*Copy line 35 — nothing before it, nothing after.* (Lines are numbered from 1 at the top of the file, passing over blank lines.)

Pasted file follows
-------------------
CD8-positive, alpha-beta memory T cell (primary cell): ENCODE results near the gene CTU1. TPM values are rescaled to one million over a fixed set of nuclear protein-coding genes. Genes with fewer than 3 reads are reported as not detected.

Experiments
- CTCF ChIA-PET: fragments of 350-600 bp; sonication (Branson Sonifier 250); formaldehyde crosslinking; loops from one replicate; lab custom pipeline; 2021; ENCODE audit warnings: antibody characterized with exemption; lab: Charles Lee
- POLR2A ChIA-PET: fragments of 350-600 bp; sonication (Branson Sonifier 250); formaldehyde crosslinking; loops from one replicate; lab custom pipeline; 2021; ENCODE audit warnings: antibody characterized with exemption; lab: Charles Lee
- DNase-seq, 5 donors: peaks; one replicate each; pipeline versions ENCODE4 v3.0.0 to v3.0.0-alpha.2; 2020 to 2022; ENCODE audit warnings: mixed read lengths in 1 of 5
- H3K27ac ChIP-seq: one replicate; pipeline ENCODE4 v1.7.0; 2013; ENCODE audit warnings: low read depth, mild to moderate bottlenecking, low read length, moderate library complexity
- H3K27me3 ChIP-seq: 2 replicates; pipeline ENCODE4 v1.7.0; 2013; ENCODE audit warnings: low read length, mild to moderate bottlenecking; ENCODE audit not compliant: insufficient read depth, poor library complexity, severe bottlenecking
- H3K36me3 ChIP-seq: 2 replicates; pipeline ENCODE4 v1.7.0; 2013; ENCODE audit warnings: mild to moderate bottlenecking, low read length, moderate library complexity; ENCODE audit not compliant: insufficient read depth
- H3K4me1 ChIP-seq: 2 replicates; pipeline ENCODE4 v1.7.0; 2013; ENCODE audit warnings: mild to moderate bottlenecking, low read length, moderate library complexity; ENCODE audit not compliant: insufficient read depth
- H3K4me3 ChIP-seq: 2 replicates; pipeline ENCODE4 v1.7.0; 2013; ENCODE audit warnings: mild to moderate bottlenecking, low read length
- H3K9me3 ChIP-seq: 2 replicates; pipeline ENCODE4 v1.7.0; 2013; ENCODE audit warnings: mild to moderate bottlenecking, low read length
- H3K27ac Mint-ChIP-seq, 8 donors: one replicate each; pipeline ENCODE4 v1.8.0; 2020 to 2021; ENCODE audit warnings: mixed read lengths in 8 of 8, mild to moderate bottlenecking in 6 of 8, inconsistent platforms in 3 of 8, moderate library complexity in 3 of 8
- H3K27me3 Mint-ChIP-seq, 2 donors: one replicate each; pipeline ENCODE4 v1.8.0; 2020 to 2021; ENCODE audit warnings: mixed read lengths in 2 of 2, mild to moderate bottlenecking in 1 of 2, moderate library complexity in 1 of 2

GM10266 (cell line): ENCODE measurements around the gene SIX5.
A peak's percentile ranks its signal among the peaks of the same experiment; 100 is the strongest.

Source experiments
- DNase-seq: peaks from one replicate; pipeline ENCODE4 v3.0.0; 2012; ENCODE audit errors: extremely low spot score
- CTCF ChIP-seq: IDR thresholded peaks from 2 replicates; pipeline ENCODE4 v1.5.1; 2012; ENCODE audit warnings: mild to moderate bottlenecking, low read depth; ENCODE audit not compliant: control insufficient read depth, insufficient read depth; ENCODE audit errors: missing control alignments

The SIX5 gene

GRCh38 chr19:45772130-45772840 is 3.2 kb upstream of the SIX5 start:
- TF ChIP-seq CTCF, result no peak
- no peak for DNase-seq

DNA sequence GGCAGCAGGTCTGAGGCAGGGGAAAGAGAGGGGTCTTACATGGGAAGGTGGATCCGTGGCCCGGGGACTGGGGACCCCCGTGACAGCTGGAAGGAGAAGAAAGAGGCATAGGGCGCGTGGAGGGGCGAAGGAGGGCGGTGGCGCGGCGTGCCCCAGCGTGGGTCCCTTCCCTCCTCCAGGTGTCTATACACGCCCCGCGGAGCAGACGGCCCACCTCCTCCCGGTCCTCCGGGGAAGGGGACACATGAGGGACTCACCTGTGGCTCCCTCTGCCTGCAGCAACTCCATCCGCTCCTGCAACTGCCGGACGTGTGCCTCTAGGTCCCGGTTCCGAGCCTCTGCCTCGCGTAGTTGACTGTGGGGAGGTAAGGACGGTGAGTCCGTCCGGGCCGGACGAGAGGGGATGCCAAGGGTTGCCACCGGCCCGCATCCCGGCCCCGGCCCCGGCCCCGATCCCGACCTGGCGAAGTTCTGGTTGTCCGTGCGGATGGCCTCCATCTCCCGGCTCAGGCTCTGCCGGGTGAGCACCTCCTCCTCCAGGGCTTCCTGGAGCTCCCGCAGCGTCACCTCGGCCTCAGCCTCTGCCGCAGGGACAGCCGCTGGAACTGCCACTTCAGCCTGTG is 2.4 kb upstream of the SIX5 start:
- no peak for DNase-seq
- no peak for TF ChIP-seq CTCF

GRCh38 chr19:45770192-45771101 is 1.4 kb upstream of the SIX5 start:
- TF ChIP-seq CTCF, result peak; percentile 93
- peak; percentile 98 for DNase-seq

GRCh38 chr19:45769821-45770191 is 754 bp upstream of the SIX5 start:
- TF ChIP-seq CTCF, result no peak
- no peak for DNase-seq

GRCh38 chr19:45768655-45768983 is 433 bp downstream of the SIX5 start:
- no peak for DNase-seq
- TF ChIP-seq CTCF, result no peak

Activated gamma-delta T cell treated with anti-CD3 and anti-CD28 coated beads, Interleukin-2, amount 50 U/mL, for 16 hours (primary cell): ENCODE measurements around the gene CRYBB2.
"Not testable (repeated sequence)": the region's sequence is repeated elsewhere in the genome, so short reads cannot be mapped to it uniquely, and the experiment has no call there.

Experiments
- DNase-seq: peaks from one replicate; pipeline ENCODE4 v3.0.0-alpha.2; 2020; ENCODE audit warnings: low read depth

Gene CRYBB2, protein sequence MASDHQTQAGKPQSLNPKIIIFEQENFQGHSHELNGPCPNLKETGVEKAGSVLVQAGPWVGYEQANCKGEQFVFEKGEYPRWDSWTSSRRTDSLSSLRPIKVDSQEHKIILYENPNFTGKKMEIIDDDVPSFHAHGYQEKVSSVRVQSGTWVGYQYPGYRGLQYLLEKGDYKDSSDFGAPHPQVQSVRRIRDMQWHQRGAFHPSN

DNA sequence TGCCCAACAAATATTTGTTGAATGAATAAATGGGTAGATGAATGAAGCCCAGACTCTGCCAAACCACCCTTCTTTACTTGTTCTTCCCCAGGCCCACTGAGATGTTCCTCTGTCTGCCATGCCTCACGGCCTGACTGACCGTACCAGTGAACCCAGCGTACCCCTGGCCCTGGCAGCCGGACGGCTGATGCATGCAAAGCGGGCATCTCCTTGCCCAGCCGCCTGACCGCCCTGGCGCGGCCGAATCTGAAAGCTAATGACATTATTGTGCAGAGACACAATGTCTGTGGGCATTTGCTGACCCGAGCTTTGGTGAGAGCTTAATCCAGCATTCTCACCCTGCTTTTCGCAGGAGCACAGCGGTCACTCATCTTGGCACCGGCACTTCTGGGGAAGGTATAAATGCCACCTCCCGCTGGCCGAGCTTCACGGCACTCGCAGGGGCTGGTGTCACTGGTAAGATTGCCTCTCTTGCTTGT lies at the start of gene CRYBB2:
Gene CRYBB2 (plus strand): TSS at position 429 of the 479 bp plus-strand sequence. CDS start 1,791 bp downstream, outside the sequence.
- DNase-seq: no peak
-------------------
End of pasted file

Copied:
Activated gamma-delta T cell treated with anti-CD3 and anti-CD28 coated beads, Interleukin-2, amount 50 U/mL, for 16 hours (primary cell): ENCODE measurements around the gene CRYBB2.